New English, Modern English, International English, South African English, Australian English, Indian English are some of the designations used to describe the new varieties of English burgeoning all over the world.
These new “Englishes” are the result of the global spread of English that began with British colonialism during the nineteenth century.
However, two kinds of English language are recognized in the world today – The British English and the American English. Nigeria, being colonized by Britain is supposed to speak the British English by default. But today we have found ‘our own way’ of communicating among ourselves with almost total disregard for the rules of the language.
Some even boast about it, calling it the “Nigerian English.” Below is a list of some wrong words and phrases commonly used by Nigerians which were imported into the English language and are not (and will never be) recognized internationally. This distinction is important for mutual intelligibility in international communication in English.
1. Complimentary Card: This is what we call a “business card.” This phrase is very senseless because the word “complimentary” simply means “free,” (example: “the artiste gave me a complimentary copy of his new CD”). So a “complimentary card” will simply mean a “free card” and therefore has nothing that denotes business or work. Rather than say “complimentary card,” make use of the term “business card” or “contact card.”
2. Upliftment: This is a word so common among the Nigerian populace. We use it to mean “improvement.” We invented it as a forward-formation from “uplift.” But in Standard English, “uplift” is both a verb and a noun. For instance, we say, “my foundation will ensure the moral upliftment of the society,” but it should actually be, “my foundation will ensure the moral uplift of the society.”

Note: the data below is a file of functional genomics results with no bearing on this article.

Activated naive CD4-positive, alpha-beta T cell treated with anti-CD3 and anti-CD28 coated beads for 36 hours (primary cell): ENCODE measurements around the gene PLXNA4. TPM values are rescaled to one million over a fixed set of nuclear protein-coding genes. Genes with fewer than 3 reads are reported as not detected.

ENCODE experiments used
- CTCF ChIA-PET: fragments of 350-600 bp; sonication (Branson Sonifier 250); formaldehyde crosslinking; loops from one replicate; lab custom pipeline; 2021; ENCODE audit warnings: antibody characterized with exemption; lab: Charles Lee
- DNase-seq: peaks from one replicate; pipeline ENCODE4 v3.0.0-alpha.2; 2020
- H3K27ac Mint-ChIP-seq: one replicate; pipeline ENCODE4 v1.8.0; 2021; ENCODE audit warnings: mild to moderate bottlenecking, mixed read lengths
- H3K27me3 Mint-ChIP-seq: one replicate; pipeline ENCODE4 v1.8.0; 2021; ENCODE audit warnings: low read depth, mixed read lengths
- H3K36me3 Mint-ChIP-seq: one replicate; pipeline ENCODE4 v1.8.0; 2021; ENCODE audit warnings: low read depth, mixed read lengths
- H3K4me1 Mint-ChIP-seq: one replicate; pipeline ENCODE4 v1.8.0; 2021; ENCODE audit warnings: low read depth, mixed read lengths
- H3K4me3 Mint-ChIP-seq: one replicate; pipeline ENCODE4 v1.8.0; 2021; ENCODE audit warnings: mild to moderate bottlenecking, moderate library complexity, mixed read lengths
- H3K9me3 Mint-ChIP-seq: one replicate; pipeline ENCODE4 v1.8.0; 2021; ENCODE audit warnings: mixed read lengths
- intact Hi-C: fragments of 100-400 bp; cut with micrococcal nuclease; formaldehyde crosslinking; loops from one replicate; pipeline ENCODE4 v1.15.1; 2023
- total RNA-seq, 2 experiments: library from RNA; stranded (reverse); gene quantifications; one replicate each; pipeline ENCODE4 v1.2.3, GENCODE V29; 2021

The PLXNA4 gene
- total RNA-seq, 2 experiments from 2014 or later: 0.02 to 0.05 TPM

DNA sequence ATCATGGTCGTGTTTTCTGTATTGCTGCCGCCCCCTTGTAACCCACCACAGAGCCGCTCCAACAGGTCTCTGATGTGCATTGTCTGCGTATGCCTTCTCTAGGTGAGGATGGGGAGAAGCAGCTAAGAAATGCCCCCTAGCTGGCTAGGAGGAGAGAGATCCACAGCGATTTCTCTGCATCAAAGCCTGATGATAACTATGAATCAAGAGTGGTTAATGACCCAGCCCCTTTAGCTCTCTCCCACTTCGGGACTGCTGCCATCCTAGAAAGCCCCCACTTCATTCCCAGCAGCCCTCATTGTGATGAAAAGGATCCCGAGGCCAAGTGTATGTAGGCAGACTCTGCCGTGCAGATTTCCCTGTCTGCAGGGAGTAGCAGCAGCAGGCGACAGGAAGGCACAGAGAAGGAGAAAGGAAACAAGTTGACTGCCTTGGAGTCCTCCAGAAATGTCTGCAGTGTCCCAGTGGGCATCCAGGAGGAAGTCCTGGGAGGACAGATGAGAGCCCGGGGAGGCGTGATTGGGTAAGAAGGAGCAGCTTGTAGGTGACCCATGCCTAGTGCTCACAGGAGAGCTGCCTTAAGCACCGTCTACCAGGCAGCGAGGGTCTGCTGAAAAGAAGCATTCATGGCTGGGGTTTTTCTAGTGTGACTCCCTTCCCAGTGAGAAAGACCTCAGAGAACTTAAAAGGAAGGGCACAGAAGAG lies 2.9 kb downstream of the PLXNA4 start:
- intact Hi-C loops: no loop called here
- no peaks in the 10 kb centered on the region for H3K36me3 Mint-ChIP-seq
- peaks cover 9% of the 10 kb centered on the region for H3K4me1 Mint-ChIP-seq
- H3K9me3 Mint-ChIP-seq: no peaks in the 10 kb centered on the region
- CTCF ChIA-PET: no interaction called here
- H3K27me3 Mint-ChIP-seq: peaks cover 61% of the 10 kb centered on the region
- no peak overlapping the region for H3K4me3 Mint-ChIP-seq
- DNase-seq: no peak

3. Working Experience (as used in CVs): This is another phrase which I don’t know where it was imported from. So many Nigerian graduates prepare their CVs with the phrase “Working experience” when it should actually read, “Work experience.” Maybe ‘the experience’ in question is actually a human that is working, pooh!
4. Disvirgin: This word is used on a daily basis across all sector of the Nigerian society, when they intend to say that a woman has lost her virginity or that they are using something for the first time. The correct word to use, however, is deflower, because “disvirgin” is not even a word.
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5. Cross-carpeting: Ask a Nigerian politician or political analyst about a politician who has dumped his political party for another party, usually a rival party and the first word you are surely going to hear from his mouth is “cross-carpeting”. The right words to use when describing this scenario are “crossing the floor,” “party switching,” and “defection” and not “cross-carpeting.” Sadly, our learned political analysts are guilty of using this wrong term repeatedly.
see more non-existent words Nigerians have invented on the next page